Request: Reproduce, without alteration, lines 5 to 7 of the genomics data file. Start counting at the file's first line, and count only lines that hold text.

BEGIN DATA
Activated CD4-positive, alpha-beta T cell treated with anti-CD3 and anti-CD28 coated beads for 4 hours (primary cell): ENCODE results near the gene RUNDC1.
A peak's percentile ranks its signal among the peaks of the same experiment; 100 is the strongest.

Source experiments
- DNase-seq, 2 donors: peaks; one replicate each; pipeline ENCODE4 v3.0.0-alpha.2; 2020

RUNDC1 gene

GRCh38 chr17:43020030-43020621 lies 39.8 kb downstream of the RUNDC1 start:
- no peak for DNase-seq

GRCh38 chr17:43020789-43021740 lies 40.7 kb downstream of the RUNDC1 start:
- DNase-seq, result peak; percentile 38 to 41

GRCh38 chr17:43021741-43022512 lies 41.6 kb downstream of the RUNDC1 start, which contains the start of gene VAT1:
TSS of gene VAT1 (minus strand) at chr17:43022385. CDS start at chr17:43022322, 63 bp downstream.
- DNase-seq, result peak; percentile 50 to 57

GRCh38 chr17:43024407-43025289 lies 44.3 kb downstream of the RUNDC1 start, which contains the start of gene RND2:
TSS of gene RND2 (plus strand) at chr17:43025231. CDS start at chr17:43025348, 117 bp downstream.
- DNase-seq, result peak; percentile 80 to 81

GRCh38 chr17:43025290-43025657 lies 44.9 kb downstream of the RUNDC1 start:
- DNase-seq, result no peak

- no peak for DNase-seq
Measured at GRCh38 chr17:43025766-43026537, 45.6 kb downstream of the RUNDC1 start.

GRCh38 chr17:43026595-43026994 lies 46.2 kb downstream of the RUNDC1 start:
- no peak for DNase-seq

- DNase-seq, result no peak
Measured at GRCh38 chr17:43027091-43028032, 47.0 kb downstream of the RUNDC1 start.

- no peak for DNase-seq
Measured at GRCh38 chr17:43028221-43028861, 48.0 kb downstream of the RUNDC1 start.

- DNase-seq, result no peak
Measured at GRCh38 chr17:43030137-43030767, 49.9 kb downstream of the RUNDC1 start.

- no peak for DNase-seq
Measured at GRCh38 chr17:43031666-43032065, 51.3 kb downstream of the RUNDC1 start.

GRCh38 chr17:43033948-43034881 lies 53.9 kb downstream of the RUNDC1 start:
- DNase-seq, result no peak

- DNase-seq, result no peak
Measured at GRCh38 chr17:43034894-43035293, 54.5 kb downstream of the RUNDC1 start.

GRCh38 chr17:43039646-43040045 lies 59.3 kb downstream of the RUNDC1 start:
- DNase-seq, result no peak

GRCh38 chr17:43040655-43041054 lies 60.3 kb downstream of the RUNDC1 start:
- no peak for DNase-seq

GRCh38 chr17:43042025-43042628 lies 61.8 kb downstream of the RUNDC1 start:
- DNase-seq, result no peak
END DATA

RUNDC1 gene

GRCh38 chr17:43020030-43020621 lies 39.8 kb downstream of the RUNDC1 start:
- no peak for DNase-seq